Personally I think missiles but this is still some good information. At the end of the day if it's plane or missile, does it really matter? I think the more important question is, real or false flag?


Your new, welcome !



posted on Mar, 12 2017 @ 05:35 PM
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originally posted by: Xtrozero

originally posted by: Zaphod58
a reply to: hiddenNZ

The aluminum used in aircraft has a stronger tensile strength than a lot of steel. And it hit the wall like a battering ram.


I look at the logistics side of this. If it was a missile then an airplane with a good number of passengers are missing. What kind of missile would it have been and fired from where? This would not have been an air to air missile. Where did the 757 parts come from like the gear and turbine pieces? A C-130 followed a plane that disappeared, if not into the Pentagon then where did it go? There are zero eyewitnesses that say they saw a missile in the air...
A whole bunch of witnesses that saw a plane hit, one guy whose truck was near by had aircraft rivets embedded in it. Here is a good list of reports...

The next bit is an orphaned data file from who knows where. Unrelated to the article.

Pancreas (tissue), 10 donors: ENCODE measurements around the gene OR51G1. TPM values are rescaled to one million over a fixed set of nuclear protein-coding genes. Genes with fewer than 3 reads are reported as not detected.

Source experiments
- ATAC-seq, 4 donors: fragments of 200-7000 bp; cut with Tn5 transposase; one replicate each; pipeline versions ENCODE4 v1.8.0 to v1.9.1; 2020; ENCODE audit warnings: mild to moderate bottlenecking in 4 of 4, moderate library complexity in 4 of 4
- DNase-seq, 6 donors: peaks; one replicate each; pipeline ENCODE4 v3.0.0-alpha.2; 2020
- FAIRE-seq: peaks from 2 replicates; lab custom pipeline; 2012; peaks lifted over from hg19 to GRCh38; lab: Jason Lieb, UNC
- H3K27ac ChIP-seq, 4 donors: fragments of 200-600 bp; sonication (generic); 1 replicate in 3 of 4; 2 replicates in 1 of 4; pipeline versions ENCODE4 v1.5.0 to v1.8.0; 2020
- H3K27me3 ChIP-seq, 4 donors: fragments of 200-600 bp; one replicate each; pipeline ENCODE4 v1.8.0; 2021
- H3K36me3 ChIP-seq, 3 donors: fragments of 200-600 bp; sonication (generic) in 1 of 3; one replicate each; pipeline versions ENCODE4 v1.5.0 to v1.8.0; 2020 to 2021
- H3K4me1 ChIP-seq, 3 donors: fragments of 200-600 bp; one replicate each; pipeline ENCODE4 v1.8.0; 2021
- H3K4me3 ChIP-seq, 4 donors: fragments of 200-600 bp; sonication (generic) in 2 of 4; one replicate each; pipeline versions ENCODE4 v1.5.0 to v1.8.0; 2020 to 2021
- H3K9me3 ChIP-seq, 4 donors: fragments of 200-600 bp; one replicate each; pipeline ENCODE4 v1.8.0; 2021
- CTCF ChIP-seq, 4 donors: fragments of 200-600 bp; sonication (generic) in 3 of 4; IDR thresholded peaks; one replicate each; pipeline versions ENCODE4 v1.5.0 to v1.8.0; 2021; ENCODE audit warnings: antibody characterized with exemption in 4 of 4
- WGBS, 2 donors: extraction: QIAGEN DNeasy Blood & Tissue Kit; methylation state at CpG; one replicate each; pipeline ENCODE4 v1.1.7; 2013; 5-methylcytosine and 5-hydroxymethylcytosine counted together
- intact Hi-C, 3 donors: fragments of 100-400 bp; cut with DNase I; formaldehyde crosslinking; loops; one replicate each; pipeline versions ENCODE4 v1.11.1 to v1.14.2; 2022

Pentagon Eyewitnesses


There were two other facets of this that was looked at, not just the flight path and traffic call by GOFER06. There was no continued radar hit on a flight if it had continued past the Pentagon as some theory has it. There was no lingering traffic at the time of the crash of AAL77, the E4B flight.

unless it went stealth



posted on Mar, 12 2017 @ 05:39 PM
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originally posted by: DupontDeux

originally posted by: pale5218

originally posted by: DupontDeux

originally posted by: pale5218

originally posted by: hiddenNZ
a reply to: Snarl

Now this is getting interesting


I'll throw something out there that might surprise you.

The GOFER06 flight was able to continue on his way after the Pentagon crash. It just so happens his route of flight took him northwest near through PA. He was asked by the Cleveland Center controllers to verify a reported crash area. He reported smoke over the crash site. UAL93 was the crash.


ETA This was a coincidence, I don't anyone going away with the idea there was something nefarious about this.


Are you serious, is that true...? ( Yes it is )